Other parts of the U.S. have seen much more snow this winter. But for our area, several inches of snow on Christmas Day followed by early Monday’s frosty blanket is more than Southeastern Tennessee folks are used to.

Looking at the snow is fun. Shoveling it, as well as driving in it on our hilly terrain, isn’t. But this morning our snowy street provided a classic example of a timely adage: Many hands might light work.

Surveying our ice-encrusted street was daunting, but something had to be done. I had succeeded in driving down it to take my wife to work, but trying to drive back up was another matter. After several attempts, my car got stuck at the bottom.

I spread some rock salt on particularly problematic spots, hoping once the sun came out the ice and snow would melt enough to permit safe passage. Then several neighbors joined me in chipping away the ice and clearing a path for our vehicles. In less than an hour, we had freeze-free tracks opened and I was able to drive my car up the hill and then down our driveway (which I had already cleared) into the garage.

They say workhorses teamed together can pull multiple times what they could pull separately, and we experienced a similar outcome in working shovels in unison to accomplish a common goal. As Ecclesiastes 4:9-12 tells us, “Two are better than one, because they have a good return for their work…. Though one may be overpowered, two can defend themselves. A cord of three strands is not quickly broken.”

Tuesday, January 4, 2011

A Brief Biography of the ‘Big Bang’

In the beginning, there was…nothing. Nada. Nil. Zero. Zip. Zilch.

There was no system, no order, no control. Because there was nothing to systematize, order, or even chaos to control. There were no values, morals or laws, because there was nothing to value, moralize, regulate or legislate.

Then suddenly, nothing purposed to do something. (Of course, since there was nothing, there was no purpose – but nothing purposed, just the same.)

Nothing caused a “Big Bang.” There were no journalists, photographers, stenographers, commentators, or casual observers back then, so modern-day historians can’t examine an historical record, but “people of faith” – evolutionists, Darwinists, atheists – know without a doubt there was a big bang. Really big.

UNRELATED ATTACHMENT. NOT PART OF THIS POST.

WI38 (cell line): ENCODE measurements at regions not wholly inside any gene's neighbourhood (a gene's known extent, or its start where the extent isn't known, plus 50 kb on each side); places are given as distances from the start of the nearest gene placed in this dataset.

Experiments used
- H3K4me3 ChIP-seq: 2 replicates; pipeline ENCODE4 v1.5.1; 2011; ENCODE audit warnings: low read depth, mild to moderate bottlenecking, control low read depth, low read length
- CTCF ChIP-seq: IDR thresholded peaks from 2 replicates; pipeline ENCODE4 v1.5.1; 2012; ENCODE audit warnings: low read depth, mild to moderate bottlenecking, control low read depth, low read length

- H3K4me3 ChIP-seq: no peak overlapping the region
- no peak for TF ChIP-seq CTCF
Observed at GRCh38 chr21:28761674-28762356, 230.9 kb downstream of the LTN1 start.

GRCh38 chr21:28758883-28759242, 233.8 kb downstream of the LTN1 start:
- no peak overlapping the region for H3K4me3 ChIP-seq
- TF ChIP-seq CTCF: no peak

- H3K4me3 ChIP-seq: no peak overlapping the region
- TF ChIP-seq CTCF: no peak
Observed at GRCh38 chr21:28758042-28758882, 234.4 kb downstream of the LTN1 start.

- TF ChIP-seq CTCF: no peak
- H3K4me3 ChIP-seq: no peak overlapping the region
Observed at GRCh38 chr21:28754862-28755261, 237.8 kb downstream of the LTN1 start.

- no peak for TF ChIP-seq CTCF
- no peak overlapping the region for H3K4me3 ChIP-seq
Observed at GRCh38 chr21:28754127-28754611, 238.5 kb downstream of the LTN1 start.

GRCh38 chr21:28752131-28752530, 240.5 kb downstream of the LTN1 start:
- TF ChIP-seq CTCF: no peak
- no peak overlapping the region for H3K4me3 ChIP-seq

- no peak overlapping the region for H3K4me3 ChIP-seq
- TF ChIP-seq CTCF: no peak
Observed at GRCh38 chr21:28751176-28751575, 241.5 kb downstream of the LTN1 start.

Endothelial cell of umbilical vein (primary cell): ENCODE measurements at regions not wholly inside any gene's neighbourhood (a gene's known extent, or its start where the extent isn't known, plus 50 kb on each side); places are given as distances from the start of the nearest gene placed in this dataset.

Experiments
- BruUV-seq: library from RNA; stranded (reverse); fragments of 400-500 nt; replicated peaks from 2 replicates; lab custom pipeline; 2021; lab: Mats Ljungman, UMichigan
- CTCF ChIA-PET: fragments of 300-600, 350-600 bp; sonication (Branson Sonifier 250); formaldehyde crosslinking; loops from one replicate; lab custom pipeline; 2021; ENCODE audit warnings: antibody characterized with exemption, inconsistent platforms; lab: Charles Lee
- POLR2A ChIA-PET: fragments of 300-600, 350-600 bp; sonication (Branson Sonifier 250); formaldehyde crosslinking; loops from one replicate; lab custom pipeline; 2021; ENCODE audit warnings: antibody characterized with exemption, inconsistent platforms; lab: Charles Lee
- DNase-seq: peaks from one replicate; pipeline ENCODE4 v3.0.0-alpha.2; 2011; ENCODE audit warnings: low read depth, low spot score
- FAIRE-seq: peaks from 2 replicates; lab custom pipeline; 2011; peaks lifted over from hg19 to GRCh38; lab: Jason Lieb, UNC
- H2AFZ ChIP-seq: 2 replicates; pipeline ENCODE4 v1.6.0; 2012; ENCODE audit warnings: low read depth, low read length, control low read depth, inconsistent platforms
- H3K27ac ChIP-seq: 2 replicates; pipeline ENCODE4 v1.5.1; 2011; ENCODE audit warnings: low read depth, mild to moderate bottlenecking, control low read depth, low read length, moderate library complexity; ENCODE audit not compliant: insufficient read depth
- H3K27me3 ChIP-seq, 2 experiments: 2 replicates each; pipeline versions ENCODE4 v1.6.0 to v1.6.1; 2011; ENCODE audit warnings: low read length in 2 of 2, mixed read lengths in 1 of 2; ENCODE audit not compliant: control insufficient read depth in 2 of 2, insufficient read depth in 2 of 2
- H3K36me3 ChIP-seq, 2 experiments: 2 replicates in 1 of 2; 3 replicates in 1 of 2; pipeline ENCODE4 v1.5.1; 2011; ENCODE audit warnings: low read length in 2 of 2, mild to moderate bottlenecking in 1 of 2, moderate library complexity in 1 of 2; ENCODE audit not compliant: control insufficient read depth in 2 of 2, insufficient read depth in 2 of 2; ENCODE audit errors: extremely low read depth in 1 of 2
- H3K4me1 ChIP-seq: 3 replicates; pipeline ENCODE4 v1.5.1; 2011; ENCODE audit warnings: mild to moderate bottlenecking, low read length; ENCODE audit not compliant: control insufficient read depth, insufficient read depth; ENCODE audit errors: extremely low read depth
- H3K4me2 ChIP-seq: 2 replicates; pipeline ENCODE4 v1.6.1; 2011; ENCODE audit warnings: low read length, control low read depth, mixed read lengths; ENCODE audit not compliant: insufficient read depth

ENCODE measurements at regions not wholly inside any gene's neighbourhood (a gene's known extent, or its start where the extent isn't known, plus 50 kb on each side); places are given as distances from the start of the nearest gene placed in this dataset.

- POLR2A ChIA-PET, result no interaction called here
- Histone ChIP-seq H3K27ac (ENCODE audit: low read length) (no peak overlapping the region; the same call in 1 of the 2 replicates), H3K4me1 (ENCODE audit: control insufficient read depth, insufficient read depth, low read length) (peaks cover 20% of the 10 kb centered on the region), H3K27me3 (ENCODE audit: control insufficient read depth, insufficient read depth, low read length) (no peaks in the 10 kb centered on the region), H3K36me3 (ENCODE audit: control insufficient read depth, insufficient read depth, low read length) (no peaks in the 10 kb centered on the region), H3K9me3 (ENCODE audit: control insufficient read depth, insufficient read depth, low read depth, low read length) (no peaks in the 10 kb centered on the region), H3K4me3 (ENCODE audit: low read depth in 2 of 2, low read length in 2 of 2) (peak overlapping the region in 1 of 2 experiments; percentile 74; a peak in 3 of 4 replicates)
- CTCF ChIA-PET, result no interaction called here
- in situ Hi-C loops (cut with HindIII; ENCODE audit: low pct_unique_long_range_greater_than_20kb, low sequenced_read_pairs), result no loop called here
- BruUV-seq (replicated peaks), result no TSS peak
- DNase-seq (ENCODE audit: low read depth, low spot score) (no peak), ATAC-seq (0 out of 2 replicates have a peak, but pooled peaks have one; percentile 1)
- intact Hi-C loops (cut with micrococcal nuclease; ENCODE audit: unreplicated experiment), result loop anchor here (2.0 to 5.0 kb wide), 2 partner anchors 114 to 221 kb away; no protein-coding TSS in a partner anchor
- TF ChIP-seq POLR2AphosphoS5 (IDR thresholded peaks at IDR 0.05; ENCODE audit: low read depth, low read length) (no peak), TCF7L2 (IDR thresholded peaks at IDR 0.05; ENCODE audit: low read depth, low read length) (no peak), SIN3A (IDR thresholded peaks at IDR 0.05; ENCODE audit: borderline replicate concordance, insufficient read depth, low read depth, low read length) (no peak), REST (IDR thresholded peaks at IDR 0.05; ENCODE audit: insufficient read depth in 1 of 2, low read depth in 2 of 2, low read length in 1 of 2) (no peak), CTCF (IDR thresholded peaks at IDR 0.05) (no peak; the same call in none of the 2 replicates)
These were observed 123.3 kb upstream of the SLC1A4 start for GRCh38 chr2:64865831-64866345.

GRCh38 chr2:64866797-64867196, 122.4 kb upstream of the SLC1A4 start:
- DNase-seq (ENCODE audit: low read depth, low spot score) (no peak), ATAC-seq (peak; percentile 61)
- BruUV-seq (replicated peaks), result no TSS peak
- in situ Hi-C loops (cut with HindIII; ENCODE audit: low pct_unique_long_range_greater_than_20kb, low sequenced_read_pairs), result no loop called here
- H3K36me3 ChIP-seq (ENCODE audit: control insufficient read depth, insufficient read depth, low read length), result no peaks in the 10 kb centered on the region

Suddenly out of nothing came…something. Even though no one was there to witness it, the result – at least initially – was chaos. When something emerges out of absolutely nothing, it’s pretty chaotic.

Life as we know it began very simply, scientists surmise. It started with a single, lonely, one-celled structure, a “coacervate.” Nobody really knows why it’s named that, instead than “Herman” or “Ethel,” but there you are – or were. One coacervate. By itself.

One day – before there were days – it decided (before there were brains and minds) it’s not good for a coacervate to be alone. A one-celled organism gets lonely. So it multiplied, dividing into a second cell. (One-celled organisms are good at math.) Then there were two.

Once that happened, the die was cast. Two’s company, but it wanted a crowd. The more the merrier. Lots more cells. Then cells began forming simple creatures, then more complex creatures. Until after a very, very long time, this process resulted in human beings. Bringing us up to the present.

It’s important to know this. Because to dismiss the theory of the Big Bang shifts thinking into a totally different sphere. Because in the real world, we know effects must have causes. And if there wasn’t a big bang, there must have been some other “first cause.” Some people call it God. And that opens up a whole new can of worms – and they’re much more complex than coacervates.

Because then you have to consider statements like, “In the beginning, God created the heavens and the earth” (Genesis 1:1). Or, “For although they knew God, they neither glorified him as God nor gave thanks to him, but their thinking became futile and their foolish hearts were darkened. Although they claimed to be wise, they became fools and exchanged the glory of the immortal God for images made to look like mortal man and birds and animals and reptiles” (Romans 1:21-22). And who wants to think about that?

No, believing in the Big Bang theory is much easier. And certainly less complicated.

In the beloved musical, “The Sound of Music,” one song contains the phrase, “Nothing comes from nothing; nothing ever could,” but the nothing that caused the big bang didn’t know that. Big bangs don’t really spend a lot of time thinking about such things – or singing.